ISSA’s proposition to its new partners, which for the most part are doing OK but not setting the world on fire, is pretty seductive, he said.
“We tell them we don’t want them to become us—we want them to become the very best version of who they are. The fact that we have substantial liquidity and are interested in investing in their good ideas probably doesn’t hurt either. If you like your name, keep it. If you like our name, use it. If you want to combine them, so be it.”
If they have money in the bank, they keep that too, he added. “Any money we earn together stays in the partnership, we never take it out unless we both agree to do so.” In many cases, ISSA doesn’t own the entire event—but it never takes less than 50 percent. “That’s really important.”
ISSA hasn’t done a lot with the big independents. Yet. But the cooperation can take many forms—co-location, new events, etc., and Barrett said he’s “absolutely sure that we will,” inviting any in the audience who might be interested to “swipe right” and get in touch.
“I know, you’re thinking this guy is the worst negotiator in the world, he gives away the store. That’s true,” said Barrett. “I want to be known as the worst negotiator in the world, at least in our community, and I strive to prove it every day. I want to be who you call if you have unrealized dreams for your association, publication, or events.”
Of course, all this M&A action doesn’t come without its challenges. In ISSA’s case, these include:
• Earning the trust of the potential acquisition’s existing ownership. “Trust takes time. Each deal is custom; the specific goals and key metrics for the partnership must be negotiated.” One thing that helps improve the conversion rate is testimonials from current partners about the benefits they’ve gained.
• Bringing new entities into the fold gently. “The trouble with sending out edicts and forcing compliance is that it not only crushes the spirit of the new entity, but it turns me into a liar because I promised them autonomy.” The process ISSA has developed starts and ends with the needs of the merged organization, Barrett said.
• Getting staff to embrace new people and new markets. ISSA staff needs to understand that the new markets “are truly part of us and that we are there to serve them, that they are not here to serve us.”
• Inflating intangible assets. “I regularly fight our auditors on this,” said Barrett. While placing value on cash and property are relatively easy, intangibles like brands, member lists, and good will are more difficult to put a number on. “We were able to argue successfully that not only is there an absence of materiality in these transactions, but artificially inflating value to the intangibles served to distort our balance sheet.”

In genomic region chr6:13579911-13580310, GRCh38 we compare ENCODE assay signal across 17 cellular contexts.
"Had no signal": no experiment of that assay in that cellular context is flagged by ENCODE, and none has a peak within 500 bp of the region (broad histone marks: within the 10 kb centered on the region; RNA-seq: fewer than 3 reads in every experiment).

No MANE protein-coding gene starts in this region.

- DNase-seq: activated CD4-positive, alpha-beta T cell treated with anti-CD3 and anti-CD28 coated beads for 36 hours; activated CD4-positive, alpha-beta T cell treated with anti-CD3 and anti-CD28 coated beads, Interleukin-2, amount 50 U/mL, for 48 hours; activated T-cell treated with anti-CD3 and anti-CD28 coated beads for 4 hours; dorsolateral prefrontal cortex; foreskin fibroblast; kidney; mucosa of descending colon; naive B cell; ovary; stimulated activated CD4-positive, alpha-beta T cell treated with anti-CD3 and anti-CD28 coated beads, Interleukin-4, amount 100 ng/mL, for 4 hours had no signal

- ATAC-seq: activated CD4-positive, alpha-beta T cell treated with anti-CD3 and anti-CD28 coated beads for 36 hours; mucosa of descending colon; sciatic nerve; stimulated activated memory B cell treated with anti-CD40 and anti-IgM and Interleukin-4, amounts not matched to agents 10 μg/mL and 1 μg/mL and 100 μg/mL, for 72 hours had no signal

• The interminable time lag. “The final frustration is how significant the lag is between the time an opportunity arises and the time it takes to actually do something in this industry,” said Barrett. “We call it ‘association speed.’” Instead of doing the deals sequentially, ISSA opened up several fronts simultaneously and learned as it went. “We determined fairly early on that we can’t let tradition, much less accountants, lawyers, or regulators, dictate the rate of change in our industry. Neither should you.”
Bringing Reimagination Home
The changes ISSA has been going through is not all about M&A, he added. “We also wanted to shake things up at home.” Among the internal programs being reimagined are lobbying efforts, ISSA’s Young Executives Society, and even its board composition. But ISSA is making the biggest change to that beloved cash cow, its 16,000-attendee ISSA Show North America, relaunching October 29–November 1 in Dallas, where the show hasn’t been for 15 years. While the dependence on that cash cow is now mitigated by new trade shows and a bevy of other workshops, conferences, and trainings—the North American trade show is now only 42 percent of ISSA’s combined revenue, down from nearly 70 percent in 2016—the venerable event needed some updating love, he said.
“We’re replacing a bunch of stuffy, invitation-only events with wide-open, everyone-included parties,” said Barrett. Among them are an ISSA Foundation fundraising event at Topgolf Dallas, the proceeds of which will benefit Cleaning for a Reason. Capital markets have rediscovered our industry and tons of money is going into development of technology and advanced research, and as such there’s a lot of innovation in the cleaning industry. The final day includes a fireside chat with President George W. Bush, handing out the Innovation of the Year Award, and a blowout Backlot Bash block party.
ISSA was nearly 100 years old when Barrett came on board, and it had been doing well. But, he said, “Through extensive research and focus groups, we knew that if we hoped to be around for another 100 years, if we were going to continue to matter to our members and serve our mission to own the global cleaning community, we had to grow.” Stay tuned.